By Eric Stevick Herald Writer
EVERETT — The way Gloria Savinski sees it, she now has two birthdays to celebrate: the day she was born and the day she was brought back to life.
It was Sunday morning July 26, 2009, when the Marysville woman suffered cardiac arrest and collapsed during a church service in Everett.
Over the past four years, Savinski had been able to thank members of her congregation for their quick actions that saved her life.
On Wednesday, she dropped by an Everett Fire Station in the 3600 block of Rucker Avenue. She brought a fruit tray, cookies and other goodies.
It was time to express her gratitude to firefighters and paramedics whose faces she didn’t recognize. They were the ones who got to the church in less than five minutes and brought her back from the dead.
“I have wanted to do this for a long time,” she said.
Savinski, 66, hugged firefighters Elliott Ward, Rich Smith and Mike Bedard as well as paramedic Travis Gamm. All were part of a larger team on the call to the View Ridge Community Church that day.
A battle with breast cancer and other family illnesses got in the way of an earlier visit.
It was a joyous reunion.
Savinski brought an entourage, including her husband, son, daughter, three grandchildren and members of her church who had come to her aid in her moment of peril.
Among them was Jackie Davis, an emergency medical dispatcher who was sitting in a second row pew when Savinski buckled and fell to the floor. Davis instantly recognized the danger and started CPR.
“She was gone,” Davis recalled Wednesday. “She was ashen. Her lips were blue. She was gone.”
That day, Davis recited the instructions she had given people so many times over the phone as an emergency dispatcher.
She told the church’s bass player, who also rushed to help and is trained in CPR, to make sure he pushed down hard on Savinski’s chest.
Davis tilted Savinski’s head back and gave her breath.
Gamm, a paramedic for 13 years, remembers the call well.
Four years ago, parishioners held hands and prayed for Savinski in the back of the church as the aid crew took over.
Medics shocked her three times before they found a pulse.
“You came back quickly,” Gamm told Savinski Wednesday.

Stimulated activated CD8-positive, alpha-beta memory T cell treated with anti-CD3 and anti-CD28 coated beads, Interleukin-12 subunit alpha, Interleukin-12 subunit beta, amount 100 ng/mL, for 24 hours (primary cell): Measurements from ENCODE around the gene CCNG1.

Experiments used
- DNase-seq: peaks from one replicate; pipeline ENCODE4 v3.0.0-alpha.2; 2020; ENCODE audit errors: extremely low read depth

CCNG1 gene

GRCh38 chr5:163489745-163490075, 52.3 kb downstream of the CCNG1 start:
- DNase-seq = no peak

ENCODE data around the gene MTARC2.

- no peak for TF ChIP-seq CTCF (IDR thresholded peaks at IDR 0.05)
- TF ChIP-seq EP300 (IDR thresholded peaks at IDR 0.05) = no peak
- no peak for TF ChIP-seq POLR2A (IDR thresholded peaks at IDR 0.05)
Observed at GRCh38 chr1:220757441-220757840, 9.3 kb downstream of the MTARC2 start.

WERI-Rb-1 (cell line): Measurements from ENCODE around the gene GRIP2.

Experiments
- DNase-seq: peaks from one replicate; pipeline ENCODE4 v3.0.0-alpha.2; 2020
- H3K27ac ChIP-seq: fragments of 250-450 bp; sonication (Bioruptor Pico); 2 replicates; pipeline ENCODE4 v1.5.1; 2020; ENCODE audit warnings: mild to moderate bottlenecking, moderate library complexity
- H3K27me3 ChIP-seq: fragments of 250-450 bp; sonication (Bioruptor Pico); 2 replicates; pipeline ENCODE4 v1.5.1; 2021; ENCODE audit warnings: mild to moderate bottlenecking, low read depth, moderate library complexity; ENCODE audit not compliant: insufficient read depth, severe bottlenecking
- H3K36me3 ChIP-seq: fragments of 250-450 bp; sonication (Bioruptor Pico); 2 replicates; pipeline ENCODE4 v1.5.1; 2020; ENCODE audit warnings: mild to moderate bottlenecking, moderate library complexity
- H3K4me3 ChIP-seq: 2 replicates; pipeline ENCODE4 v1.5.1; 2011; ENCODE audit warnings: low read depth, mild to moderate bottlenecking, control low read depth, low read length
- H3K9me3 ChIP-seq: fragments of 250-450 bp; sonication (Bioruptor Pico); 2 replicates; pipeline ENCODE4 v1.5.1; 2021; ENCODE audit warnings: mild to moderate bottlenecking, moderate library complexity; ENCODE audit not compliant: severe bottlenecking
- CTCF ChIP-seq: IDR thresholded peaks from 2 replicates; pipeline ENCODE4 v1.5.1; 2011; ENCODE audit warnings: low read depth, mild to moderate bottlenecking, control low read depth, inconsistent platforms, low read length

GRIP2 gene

Savinski’s pulse stopped again in the ambulance on the way to the hospital. It stopped a third time after she arrived at the emergency room of Providence Regional Medical Center Everett.
Each time, it was restored.
“It was scary,” said Savinski’s husband, Darrell, who raced to her side, “The priest was standing there doing the crisscross motion. I thought she was dead.”
The Everett Fire Department gets about 19,000 emergency calls each year.
Ones like Savinski’s stand out, Gamm said.
The teamwork, from the church to the fire department to the hospital emergency room, was impressive, he said.
It also was reassuring.
“Once you care for somebody, you have a connection and you wonder how they did later on,” Gamm said. “It is so nice to see a good outcome.”
The visit from Savinski was a good reminder to firefighters and paramedics about why they are in their chosen profession, said Joe Paterniti, the department’s medical services officer.
“I’m so proud of them,” he said. “I spend my career walking among giants. These people are bigger than life.”
Although the main purpose of Savinski’s visit was to express her thanks, she also was looking to fill in gaps of what happened to her.
She has no memory of her collapse, the aid crew, the ambulance or the three days she spent on a ventilator.
She underwent triple bypass surgery and spent 11 days in the hospital. She said she was discharged with a greater appreciation for life.
Savinski counts her blessings.
She gets to spend precious time with her grandchildren. She successfully fought breast cancer. A cardiologist has told her that her heart is strong enough that she won’t need to replace a defibrillator that was removed during her cancer treatment.
“Ornery as ever,” she said with a smile.
“I figure that’s a good thing.”
Eric Stevick: 425-339-3446; firstname.lastname@example.org.